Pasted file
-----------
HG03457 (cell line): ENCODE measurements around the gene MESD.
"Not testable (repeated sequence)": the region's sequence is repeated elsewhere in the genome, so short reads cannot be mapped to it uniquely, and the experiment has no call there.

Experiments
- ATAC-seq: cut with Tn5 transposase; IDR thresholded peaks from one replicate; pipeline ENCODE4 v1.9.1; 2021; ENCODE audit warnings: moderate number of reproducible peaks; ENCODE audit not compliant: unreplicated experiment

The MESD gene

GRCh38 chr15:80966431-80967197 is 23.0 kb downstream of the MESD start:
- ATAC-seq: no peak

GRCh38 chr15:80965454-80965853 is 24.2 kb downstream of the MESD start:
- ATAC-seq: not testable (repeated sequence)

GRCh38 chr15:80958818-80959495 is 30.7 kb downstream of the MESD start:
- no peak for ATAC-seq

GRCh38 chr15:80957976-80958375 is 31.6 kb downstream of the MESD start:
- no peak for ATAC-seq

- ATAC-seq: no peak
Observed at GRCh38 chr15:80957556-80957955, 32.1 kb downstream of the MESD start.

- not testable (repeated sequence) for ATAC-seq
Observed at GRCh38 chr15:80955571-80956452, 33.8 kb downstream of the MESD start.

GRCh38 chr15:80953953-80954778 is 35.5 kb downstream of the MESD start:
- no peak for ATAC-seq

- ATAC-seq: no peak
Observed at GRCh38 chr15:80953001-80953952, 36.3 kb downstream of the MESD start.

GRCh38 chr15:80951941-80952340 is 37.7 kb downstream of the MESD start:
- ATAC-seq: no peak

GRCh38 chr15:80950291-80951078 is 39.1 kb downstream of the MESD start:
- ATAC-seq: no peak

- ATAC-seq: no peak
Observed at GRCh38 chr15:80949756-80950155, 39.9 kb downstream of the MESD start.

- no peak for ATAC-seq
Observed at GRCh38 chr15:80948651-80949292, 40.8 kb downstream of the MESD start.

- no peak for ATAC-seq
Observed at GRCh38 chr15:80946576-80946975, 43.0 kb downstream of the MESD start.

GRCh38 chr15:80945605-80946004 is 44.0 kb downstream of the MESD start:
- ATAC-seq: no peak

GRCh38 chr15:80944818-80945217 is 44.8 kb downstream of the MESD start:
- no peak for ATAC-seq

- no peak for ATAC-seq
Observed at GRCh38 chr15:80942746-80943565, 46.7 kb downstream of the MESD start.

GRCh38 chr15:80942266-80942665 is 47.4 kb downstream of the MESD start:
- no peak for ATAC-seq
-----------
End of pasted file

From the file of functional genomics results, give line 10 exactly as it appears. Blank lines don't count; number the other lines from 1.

GRCh38 chr15:80958818-80959495 is 30.7 kb downstream of the MESD start: